To prevent selection bias of higher quality firms showing up in Compustat (where I get the operating profitability and book value data), the returns are computed using a value-weighted average of all firms. Value weights are computed at the beginning of each month, using the lag of market cap (price \(\times\) shares outstanding) to prevent a look-ahead bias.

The Facts

When Krugman mentions “popular delusions and the madness of crowds”, I assume he means “bubbles.” As a first pass, let’s check for evidence of a bubble by relating prices to fundamentals. Let \(P\) be the price, and \(D\) be the dividends:


You can see that there were large changes in the P/D ratio around the technology bubble in the late 1990’s and around the financial crisis in 2008 (although I’ve mentioned in previous blog posts why this is not definitive evidence of a bubble), but is has been relatively stable since then.

To make this more clear, I added the 5-year moving average of the P/D ratio to the monthly P/D ratio series:


Currently, P/D is not very far from it’s long-term average. The point I’m trying to make here is that the recent rise in prices has been accompanied by comparable increases in fundamentals (dividends), so we can’t just write it off as a “bubble”.

As a robustness check, consider another measure of value: book value of equity/market value of equity. Again, it has been relatively stable as of late:


Now, what of Krugman’s profitability boom? Below I superimpose a value-weighted average of operating profitability over the index performance. Note, the series is “jumpy” because it is only updated annually, while the return data is computed monthly:


As you can see, profitability peaked around 2011-2012, and although it has increased over the past year, it is still below the long-term average:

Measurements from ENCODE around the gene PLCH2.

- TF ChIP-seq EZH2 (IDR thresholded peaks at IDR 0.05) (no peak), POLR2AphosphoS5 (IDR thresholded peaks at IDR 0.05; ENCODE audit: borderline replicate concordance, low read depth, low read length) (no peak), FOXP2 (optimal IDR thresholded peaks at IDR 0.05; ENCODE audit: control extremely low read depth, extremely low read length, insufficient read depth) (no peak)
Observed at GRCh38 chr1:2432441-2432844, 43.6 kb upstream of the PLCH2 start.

“Other Investment Opportunities”

Krugman claims that one of the reasons the stock market has done so well is that stock prices depend on, “what other options [investors] have for converting money today into income tomorrow”. His evidence is that Treasury bill yields are very low, so people are willing to, “pay a lot for future income.” My interpretation is that he believes the discount rate is low.
Let \(r\) be the discount rate, and \(g\) be the dividend growth rate. To simplify things, think of a Gordon Growth Model: \begin{equation} \frac{P}{D}=\frac{1}{r-g} \end{equation} If \(r\) is low, and \(g\) stays the same, then we would expect P/D to be high (note: this is not totally correct, \(r\) is actually a function of \(g\), but I am jus t looking for intuition here).
Below I’ve plotted P/D and dividend growth:


Average dividend growth has not changed that much over the past few years, and neither have P/D ratios. If \(r\) is so low, and \(g\) is unchanged, we would expect \(P/D\) to go up. Again, this is not formal analysis, just looking for some evidence that suggests Krugman’s claim of low \(r\) might be true.


In economics, a lot of “facts” seem to be common knowledge, and this is expressed through broad claims, like Krugman’s profitability boom (which actually happened between 2011 and 2012). I would be more willing to believe these claims if they were accompanied by data, code, etc. so that anyone could easily replicate the results. Given that this isn’t even the standard for all academic articles, however, I doubt this will ever be the standard for economic journalism.